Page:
I used to read James Baldwin in high school. I didn’t understand much about what I read but I did with time and age. I’d long before discovered other African-American writers in 7th grade. When I came upon them, because they weren’t introduced to me early on in school, I thought I came upon a gold mine.
Now, Baldwin was quite eloquent with language. I thought I was smart for reading his work. He was also the writer to challenge Maya Angelou to write her biography as literature. She met the challenge and I Know Why the Caged Bird Sings was born.
My aunt, whose husband was in the military, met Baldwin in Paris, where he relocated. He was downright tired of the racism in America and lived out his days in France. I don’t know if my aunt was at his apartment or where she was when she met him. I knew that must’ve been a treat for her because she was sharp and worked at the Library of Congress where folk register their titles.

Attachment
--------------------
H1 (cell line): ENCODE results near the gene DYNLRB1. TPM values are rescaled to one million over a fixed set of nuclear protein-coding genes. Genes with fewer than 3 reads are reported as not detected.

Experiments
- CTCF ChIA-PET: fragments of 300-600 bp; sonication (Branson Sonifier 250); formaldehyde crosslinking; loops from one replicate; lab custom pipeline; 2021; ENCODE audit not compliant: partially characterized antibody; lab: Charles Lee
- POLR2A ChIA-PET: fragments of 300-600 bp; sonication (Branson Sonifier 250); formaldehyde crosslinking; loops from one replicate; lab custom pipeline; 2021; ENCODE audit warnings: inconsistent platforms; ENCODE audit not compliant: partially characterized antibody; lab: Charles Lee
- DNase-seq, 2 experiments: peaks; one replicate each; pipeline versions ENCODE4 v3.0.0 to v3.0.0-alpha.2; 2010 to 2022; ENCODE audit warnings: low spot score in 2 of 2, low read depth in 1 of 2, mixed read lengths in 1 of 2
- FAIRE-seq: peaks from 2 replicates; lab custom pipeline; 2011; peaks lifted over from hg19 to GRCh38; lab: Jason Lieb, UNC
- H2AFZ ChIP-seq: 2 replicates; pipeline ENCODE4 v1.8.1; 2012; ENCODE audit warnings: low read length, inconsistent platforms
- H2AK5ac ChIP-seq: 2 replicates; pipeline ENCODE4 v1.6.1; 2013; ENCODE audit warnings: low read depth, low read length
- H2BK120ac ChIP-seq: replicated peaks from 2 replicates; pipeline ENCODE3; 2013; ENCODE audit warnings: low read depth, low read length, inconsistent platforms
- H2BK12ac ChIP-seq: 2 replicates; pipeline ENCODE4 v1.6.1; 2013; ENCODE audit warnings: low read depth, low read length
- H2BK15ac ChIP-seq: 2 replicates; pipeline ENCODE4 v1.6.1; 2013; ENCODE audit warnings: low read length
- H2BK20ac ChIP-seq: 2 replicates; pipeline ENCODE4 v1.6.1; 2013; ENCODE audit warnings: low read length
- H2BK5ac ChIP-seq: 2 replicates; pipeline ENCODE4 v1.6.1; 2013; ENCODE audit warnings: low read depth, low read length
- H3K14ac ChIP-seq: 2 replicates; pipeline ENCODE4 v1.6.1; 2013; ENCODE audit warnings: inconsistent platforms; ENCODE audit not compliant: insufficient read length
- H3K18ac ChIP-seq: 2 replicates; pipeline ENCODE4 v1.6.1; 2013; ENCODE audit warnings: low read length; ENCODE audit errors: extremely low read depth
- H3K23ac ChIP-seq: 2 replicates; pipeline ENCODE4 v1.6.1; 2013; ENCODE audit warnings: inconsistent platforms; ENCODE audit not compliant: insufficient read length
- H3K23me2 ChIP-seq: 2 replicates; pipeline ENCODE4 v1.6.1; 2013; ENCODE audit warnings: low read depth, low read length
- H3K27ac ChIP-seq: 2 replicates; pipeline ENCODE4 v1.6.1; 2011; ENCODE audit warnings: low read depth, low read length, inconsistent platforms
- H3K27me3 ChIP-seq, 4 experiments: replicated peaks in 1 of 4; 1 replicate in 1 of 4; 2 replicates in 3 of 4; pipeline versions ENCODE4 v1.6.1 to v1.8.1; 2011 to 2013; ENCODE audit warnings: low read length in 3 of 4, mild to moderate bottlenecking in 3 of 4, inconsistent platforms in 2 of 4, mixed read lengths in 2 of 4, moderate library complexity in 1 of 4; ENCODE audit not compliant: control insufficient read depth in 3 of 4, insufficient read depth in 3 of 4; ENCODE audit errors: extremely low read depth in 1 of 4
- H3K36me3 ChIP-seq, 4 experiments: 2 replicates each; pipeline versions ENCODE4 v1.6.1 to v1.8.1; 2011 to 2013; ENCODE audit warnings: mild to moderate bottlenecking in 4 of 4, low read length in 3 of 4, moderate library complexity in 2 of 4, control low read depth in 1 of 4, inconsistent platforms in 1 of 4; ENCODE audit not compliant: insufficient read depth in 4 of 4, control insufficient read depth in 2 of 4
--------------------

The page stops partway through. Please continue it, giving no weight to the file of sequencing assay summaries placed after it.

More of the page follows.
If you think you might delve into Baldwins’ work, try If Beale Street Could Talk, which I found to be an easier read than his later works. You may also be interested in his essays. Folk who read essays are real smart, I think. I read them sometimes, therefore, I’m smart some of the time too.
I’m not sure when Baldwin appeared on this particular episode of Dave Cavett’s show. He was, however, speaking for the time. Not only was Mr Baldwin a novelist and essayist, he also wrote plays. One was entitled Go Tell It on the Mountain.
You can learn more about James Baldwin at Biography.com.
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